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District D runoff overview

The last of the three City Council runoffs to get an overview story is in District D, and it gets a pretty decent story for its wait.

The runoff for the District D seat on Houston City Council will be won and lost along Cullen in the southern reaches of the city. For this is where candidates Wanda Adams and Lawrence Allen Jr. have their storefront campaign headquarters, 12 blocks apart.

The area also is where both candidates have worked on some of Houston’s grittier problems, earning their credentials as grass-roots public servants. Cullen, its empty storefronts and busted sidewalks intertwined with signs of redevelopment and neighborhood pride, symbolizes a district full of need and promise.

Adams, on leave as a coordinator of the city’s Go Green Initiative for recycling and other environmental programs, has the support of the district’s outgoing councilwoman, Ada Edwards. At least three other council members are in Adams’ corner, along with former Mayor Lee Brown.

Allen, on leave as special projects coordinator for the Houston Independent School District, where he rose from wood shop teacher to high school principal, is backed by at least four of the five candidates who did not make the runoff produced by the Nov. 6 election.

Allen also is an elected member of the state Board of Education, having replaced his mother, state Rep. Alma Allen, D-Houston, who is helping him in the city campaign.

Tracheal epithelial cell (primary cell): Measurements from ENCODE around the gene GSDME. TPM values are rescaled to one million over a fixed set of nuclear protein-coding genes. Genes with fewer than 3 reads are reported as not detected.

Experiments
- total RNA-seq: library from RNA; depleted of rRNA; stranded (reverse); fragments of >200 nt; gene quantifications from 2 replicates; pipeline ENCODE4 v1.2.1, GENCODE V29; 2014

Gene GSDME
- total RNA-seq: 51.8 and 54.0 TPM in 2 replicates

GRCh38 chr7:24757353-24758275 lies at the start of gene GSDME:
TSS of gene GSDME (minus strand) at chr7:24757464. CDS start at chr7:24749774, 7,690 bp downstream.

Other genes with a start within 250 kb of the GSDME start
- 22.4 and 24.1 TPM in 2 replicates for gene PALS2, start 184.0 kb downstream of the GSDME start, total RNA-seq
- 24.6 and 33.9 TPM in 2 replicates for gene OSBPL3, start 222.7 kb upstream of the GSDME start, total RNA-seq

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The candidates differ somewhat on property taxes, though — an issue that has echoed at City Hall.

Rejecting conservatives’ call for a substantial tax rate cut, City Council recently lowered the municipal property tax rate by an eighth of a cent to 64.37 cents a year per $100 of assessed value. That would result in a savings of $1.25 on property with taxable value of $100,000.

Adams, 40, said homeowners deserve a tax rate cut, especially if rising property tax payments threaten to make their residences unaffordable.

“We can come up with ways to see if we can bring it to a medium,” she said, meaning the city should carefully balance its property tax needs against the ability of homeowners to pay.

Allen, 46, said the city should not be afraid to try to ask for justifiable tax increases.

“If the people understand the needs of the city (to improve services), they will not object to contributing more,” he said. “We do it in church every Sunday; we trust in something good.”

Asked how he might do things differently from the outgoing councilwoman, Allen said “there are some tremendous disconnects” between district residents and City Hall, and that he would work to bridge the communication gaps.

Adams, on the other hand, said she would operate differently from Edwards by opening a branch service office in the Fort Bend County part of the district.

All due respect to Wanda Adams, but I’m with Lawrence Allen on the question of city taxes. Having said that, I’ll pull a Peter Brown here and say that both candidates are fine by me. I fully expect that whoever wins will do a good job.

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One Comment

  1. Jeff Y. says:

    I agree with you and I think Allen stands out well on issues and his knowledge of the city. I’d like to be better represented. That’s my priority.